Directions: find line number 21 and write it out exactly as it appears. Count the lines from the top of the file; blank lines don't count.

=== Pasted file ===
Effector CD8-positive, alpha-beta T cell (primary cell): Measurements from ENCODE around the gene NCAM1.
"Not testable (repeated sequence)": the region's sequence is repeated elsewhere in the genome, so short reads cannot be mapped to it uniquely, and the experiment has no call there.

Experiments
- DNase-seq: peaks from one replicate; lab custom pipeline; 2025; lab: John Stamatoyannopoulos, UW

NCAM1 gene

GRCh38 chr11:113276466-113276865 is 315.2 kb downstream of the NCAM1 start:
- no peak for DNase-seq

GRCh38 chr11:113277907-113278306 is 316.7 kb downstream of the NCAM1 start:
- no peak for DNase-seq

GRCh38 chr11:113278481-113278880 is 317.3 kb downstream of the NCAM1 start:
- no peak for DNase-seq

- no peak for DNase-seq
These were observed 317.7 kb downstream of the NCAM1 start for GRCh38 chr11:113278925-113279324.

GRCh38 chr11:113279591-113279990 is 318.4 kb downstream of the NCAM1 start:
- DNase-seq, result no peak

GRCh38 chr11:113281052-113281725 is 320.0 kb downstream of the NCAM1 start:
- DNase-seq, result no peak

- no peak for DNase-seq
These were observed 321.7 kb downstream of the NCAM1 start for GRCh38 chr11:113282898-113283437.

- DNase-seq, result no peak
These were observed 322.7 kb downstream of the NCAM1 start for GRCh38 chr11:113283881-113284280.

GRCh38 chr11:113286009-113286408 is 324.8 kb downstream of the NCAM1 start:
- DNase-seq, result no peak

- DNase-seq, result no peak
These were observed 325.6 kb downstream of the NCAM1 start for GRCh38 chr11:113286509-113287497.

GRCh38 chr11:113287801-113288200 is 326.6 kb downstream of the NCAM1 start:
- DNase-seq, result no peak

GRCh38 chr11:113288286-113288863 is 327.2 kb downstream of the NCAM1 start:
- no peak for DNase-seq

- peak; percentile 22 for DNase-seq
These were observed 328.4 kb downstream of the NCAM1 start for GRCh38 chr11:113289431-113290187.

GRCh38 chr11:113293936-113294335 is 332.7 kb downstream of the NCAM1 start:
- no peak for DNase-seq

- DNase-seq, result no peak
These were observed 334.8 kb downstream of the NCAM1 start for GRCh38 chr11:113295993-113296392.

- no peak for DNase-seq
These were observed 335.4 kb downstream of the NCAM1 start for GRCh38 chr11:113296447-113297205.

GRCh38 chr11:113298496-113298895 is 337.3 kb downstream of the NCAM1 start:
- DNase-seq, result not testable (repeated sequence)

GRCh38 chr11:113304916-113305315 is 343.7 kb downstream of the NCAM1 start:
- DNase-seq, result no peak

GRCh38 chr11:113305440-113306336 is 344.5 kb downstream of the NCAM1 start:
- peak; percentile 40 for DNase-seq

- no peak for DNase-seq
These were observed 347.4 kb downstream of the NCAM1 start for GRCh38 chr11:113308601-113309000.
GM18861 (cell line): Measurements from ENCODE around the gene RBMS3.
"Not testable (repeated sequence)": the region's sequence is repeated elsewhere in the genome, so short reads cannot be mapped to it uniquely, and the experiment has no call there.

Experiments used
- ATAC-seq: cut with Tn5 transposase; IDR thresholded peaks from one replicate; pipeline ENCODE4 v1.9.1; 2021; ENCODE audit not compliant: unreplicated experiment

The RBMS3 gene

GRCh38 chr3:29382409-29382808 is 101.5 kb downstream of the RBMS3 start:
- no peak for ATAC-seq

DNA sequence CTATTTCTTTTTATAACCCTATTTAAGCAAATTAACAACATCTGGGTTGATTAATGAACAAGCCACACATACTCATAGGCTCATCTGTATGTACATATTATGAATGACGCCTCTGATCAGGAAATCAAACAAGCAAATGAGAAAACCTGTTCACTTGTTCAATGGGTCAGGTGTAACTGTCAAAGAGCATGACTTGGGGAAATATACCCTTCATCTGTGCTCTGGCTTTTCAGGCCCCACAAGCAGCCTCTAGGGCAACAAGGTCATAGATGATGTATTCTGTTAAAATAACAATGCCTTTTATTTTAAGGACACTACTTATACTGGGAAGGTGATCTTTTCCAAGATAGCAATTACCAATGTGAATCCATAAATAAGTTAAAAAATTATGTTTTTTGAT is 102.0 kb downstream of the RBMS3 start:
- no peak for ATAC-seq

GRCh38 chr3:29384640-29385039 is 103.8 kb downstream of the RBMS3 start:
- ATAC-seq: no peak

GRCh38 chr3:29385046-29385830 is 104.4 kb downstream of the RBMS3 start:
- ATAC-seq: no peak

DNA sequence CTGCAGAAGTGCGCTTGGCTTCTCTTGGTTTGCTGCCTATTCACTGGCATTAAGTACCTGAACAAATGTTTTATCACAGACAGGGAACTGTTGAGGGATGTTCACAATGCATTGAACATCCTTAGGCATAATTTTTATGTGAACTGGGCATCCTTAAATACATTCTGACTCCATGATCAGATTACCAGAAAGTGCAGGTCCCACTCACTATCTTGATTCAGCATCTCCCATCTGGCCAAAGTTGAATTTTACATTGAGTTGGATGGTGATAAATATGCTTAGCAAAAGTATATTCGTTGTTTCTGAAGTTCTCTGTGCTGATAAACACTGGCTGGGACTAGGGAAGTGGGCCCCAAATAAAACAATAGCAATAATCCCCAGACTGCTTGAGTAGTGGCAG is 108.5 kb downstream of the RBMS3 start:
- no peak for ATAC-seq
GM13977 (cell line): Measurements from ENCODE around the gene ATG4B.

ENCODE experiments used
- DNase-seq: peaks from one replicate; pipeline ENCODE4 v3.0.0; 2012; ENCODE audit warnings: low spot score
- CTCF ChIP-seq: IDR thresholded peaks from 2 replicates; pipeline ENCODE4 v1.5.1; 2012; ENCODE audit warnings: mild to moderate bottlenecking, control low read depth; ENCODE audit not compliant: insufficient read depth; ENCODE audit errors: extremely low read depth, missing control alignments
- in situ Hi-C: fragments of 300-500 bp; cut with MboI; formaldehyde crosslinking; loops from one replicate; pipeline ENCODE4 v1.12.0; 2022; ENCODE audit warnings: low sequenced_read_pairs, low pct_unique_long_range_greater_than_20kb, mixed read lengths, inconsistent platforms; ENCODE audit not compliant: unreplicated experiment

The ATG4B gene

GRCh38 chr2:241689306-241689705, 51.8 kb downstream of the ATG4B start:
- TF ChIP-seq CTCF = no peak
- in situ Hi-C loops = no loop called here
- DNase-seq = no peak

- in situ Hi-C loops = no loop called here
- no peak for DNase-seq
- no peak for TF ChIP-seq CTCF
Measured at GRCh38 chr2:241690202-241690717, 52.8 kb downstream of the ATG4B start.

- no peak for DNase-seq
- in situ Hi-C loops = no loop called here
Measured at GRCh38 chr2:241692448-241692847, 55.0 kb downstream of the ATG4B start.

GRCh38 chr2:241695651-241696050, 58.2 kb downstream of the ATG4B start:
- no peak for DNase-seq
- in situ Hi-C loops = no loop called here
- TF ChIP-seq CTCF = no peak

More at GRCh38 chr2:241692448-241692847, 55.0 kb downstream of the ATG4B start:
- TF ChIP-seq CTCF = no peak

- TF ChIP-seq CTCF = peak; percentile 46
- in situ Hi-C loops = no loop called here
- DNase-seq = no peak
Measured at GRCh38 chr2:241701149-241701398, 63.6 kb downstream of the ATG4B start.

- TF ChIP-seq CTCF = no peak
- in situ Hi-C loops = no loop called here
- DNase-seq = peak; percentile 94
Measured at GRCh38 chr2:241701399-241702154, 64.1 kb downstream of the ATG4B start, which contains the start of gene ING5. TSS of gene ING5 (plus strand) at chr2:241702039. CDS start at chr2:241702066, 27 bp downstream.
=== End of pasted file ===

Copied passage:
These were observed 322.7 kb downstream of the NCAM1 start for GRCh38 chr11:113283881-113284280.